Autism Can Affect Mom’s Mental Health

Autism creates stress for mothers but good coping and support networks can help

(RxWiki News) Caring for a child with an autism spectrum disorder (ASD) can be tough. Good coping skills may help mothers deal with the stress. A recent study found that mothers of children with ASD reported having higher levels of stress.

However, the mother’s mental health was protected by having good coping skills and a support network.

The study's authors said, “although there has been an emphasis on parents and families struggling with raising a child with an ASD, it should not be overlooked that many families, including those in the current study, display traits of resilience.”

"Ask a psychiatrist about improving coping skills."

Researchers, led by Benjamin Zablotsky, of the Department of Mental Health at Johns Hopkins Bloomberg School of Public Health, looked at the data from the 2007 National Survey of Children’s Health (NSCH).

The NSCH was a nationwide survey of household with children. The survey was conducted by phone interviews with parents, mostly mothers.

There were 56,547 mothers with a child between the ages of 3 and 17. The researchers focused on this age group because ASD diagnosis under age 3 is uncommon. Of the families, 1,014 reported that their child had received an ASD diagnosis at some point.

Mothers were asked to rate their own mental health as excellent, very good, good, fair or poor.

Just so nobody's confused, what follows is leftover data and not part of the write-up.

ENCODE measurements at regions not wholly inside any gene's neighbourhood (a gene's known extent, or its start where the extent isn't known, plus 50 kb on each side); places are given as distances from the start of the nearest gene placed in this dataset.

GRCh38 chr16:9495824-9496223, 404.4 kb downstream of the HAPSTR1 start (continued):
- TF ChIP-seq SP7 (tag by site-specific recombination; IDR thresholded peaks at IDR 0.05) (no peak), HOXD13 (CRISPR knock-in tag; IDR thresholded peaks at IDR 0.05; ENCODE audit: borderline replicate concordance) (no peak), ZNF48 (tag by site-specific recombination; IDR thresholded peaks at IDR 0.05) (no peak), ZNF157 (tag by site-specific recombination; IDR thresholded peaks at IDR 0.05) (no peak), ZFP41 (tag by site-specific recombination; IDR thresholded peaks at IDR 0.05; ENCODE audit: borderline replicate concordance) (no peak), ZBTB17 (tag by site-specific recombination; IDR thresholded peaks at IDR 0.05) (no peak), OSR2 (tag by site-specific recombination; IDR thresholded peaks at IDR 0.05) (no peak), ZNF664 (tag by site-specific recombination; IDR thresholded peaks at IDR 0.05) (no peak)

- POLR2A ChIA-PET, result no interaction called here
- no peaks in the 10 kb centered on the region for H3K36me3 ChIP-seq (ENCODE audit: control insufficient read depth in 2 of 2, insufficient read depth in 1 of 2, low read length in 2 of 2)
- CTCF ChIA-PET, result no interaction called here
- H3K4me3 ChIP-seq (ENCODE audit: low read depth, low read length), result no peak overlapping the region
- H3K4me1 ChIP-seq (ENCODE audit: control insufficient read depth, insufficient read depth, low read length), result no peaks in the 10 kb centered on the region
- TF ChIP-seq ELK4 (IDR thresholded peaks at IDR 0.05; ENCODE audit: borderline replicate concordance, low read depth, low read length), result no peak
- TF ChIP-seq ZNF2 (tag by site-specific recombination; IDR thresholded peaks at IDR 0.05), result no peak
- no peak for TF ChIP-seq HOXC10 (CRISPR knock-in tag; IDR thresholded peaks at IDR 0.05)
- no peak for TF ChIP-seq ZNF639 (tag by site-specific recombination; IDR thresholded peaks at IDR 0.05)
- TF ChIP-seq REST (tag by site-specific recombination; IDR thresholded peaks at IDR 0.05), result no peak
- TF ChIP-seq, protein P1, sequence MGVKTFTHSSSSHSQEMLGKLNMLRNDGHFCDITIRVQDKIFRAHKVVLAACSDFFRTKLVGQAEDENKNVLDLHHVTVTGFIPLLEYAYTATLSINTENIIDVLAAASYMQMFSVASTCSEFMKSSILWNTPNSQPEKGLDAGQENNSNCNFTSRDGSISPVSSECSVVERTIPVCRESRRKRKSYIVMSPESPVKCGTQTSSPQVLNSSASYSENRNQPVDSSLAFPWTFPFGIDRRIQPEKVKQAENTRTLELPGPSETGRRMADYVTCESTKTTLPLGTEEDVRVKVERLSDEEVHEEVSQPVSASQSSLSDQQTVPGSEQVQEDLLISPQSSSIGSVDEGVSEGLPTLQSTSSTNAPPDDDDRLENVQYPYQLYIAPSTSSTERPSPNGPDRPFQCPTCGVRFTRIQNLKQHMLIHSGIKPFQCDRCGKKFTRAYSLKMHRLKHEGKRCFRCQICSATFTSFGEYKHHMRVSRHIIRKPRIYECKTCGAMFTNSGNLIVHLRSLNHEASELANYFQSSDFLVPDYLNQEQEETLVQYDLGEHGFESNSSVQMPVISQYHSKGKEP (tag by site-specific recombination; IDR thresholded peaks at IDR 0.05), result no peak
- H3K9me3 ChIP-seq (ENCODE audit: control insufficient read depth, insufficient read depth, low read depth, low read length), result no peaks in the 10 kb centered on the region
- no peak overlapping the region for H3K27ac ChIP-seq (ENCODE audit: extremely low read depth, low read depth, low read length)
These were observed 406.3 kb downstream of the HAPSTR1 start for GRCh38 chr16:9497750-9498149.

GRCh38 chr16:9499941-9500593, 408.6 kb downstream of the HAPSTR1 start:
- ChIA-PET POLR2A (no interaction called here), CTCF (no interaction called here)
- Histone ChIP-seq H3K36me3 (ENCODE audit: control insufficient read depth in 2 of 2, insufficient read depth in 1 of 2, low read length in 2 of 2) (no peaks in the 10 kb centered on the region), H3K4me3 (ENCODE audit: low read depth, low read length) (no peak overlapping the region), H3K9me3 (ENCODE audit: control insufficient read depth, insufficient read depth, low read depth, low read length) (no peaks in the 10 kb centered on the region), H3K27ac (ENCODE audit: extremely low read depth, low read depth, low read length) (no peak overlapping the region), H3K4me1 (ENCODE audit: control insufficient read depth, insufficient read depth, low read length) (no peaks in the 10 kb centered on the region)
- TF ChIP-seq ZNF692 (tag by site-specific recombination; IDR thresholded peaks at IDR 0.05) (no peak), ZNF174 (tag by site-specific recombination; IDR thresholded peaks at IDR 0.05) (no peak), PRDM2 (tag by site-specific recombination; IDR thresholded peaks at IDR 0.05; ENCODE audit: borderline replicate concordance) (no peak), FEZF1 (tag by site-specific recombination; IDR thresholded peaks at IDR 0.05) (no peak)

Mothers were also asked to rate their stress in the previous month. They were asked how often they felt that raising their child was hard, how often they felt irritated and how often they felt angry.

The researchers also asked mothers to rate how well they coped with stress and how much they relied on support networks. Mothers of children with ASD were more likely to rate poor mental health, high stress levels and weak coping skills.

Specifically, mothers of children with ASD were about half as likely to report having strong coping skills compared to mothers of typically developing children.

Mothers of kids with ASD were seven times more likely to report high stress levels and almost three times more likely to report poor mental health.

Mothers of children with ASD who reported strong coping skills and using support networks were more likely to report good mental health and lower levels of stress.

The authors concluded that mothers of children with ASD are under higher levels of stress but that having good coping strategies and support systems can protect mental health from the effects of stress.

This study is limited by the fact that it asked mother’s for self-report on their mental health and stress – instead of using standard psychological measures.

This study was published October 26 in the Journal of Autism and Developmental Disorders. The study was funded by the United States Department of Health and Human Services Administration Maternal and Child Health Bureau. Conflict of interest information was not available with the study article.

Review Date: 
November 4, 2012